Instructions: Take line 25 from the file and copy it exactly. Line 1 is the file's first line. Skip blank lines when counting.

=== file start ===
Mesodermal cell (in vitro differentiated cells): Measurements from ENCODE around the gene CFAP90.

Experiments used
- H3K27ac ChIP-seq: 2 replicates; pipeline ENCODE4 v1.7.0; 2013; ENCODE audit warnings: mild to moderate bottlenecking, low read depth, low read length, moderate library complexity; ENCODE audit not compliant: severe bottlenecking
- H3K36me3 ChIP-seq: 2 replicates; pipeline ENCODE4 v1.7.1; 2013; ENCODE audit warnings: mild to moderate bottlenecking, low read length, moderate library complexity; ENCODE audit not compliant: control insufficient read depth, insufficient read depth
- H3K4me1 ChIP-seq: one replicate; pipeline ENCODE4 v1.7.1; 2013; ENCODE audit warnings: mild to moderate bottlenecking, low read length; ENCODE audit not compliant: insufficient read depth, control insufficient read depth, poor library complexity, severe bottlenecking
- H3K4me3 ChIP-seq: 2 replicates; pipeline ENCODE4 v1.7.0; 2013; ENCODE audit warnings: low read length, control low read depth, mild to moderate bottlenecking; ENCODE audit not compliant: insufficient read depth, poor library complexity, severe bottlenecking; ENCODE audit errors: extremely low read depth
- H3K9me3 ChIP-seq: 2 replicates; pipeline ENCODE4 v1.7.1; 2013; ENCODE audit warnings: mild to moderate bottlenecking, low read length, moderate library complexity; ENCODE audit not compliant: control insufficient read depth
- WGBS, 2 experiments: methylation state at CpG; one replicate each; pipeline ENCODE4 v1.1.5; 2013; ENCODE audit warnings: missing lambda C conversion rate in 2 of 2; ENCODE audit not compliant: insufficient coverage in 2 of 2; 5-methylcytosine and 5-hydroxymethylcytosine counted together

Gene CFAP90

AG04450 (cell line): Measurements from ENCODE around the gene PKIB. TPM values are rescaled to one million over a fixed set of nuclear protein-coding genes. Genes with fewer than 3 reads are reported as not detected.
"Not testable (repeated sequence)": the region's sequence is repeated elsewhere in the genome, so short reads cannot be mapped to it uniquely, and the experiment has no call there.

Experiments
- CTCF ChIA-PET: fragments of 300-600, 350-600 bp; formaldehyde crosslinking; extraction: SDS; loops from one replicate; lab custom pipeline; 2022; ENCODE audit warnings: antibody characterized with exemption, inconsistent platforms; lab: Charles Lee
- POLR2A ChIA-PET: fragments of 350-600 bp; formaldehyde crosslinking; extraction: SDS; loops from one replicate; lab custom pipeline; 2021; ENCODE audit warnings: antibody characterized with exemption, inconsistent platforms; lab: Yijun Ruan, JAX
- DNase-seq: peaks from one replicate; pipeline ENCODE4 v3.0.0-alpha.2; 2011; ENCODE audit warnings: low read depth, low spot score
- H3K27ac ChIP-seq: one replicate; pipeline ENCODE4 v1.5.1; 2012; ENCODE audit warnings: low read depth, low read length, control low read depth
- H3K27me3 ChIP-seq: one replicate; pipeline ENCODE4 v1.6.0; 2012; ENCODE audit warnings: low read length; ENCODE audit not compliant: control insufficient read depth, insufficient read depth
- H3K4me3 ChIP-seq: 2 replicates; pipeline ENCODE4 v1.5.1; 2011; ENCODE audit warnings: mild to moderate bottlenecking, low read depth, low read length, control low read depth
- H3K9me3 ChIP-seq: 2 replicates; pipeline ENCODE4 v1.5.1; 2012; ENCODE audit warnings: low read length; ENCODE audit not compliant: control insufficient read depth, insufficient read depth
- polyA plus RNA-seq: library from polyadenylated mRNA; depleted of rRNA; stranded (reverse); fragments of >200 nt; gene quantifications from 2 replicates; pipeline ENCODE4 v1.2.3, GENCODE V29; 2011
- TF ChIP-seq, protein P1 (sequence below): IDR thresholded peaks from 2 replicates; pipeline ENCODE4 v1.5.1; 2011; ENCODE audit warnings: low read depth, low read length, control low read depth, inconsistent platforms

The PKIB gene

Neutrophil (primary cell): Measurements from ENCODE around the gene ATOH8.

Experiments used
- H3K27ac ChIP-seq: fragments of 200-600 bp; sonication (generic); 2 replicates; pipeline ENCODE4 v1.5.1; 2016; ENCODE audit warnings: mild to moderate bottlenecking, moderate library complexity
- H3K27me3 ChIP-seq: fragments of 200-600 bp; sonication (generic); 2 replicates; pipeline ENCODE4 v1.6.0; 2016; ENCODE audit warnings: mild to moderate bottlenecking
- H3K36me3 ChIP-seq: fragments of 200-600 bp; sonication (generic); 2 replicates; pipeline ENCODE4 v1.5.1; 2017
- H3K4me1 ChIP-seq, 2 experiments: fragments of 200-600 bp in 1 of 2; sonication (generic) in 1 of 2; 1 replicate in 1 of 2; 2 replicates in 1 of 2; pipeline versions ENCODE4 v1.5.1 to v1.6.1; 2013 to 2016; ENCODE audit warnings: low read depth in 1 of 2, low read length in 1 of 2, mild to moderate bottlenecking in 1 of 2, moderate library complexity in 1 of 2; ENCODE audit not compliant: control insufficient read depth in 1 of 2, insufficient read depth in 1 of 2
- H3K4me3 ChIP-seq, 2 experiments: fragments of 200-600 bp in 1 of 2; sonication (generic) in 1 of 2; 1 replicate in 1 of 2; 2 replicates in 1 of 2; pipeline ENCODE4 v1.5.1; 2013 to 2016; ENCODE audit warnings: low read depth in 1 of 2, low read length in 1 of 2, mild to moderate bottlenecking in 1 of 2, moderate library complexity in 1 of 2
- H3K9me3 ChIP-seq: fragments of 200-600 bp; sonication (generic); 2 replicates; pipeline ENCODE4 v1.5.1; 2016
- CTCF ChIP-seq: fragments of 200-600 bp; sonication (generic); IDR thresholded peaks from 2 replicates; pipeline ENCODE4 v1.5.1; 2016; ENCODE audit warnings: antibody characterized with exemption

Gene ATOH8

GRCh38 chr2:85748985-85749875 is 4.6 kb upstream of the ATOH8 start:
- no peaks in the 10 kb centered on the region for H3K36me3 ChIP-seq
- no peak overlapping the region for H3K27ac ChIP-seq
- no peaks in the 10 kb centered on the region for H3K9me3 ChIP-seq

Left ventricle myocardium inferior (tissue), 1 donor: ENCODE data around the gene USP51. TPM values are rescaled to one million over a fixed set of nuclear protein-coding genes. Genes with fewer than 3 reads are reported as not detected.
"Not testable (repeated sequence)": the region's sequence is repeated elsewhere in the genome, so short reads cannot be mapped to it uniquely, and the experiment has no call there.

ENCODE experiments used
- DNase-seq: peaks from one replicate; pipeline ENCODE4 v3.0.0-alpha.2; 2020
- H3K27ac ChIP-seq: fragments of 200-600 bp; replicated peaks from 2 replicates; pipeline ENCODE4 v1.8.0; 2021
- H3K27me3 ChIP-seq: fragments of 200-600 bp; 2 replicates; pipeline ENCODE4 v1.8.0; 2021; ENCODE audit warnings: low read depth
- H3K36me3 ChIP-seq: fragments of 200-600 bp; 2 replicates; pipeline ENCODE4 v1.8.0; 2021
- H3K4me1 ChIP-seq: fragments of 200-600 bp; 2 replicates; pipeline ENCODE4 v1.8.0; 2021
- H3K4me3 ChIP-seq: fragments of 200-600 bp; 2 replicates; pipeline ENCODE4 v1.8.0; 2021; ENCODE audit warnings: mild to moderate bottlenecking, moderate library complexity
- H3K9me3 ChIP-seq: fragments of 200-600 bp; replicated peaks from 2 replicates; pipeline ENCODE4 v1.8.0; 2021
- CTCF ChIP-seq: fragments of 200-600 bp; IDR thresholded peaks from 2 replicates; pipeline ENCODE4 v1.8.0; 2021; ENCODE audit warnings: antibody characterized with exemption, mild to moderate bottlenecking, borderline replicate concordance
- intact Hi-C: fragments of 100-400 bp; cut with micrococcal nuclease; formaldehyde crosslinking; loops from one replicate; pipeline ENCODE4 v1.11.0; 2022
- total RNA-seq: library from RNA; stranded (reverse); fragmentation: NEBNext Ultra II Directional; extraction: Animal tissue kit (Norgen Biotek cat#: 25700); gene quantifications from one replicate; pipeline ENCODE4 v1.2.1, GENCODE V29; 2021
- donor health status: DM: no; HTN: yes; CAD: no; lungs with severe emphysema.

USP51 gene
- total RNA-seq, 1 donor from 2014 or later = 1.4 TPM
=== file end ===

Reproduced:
- H3K27ac ChIP-seq: fragments of 200-600 bp; sonication (generic); 2 replicates; pipeline ENCODE4 v1.5.1; 2016; ENCODE audit warnings: mild to moderate bottlenecking, moderate library complexity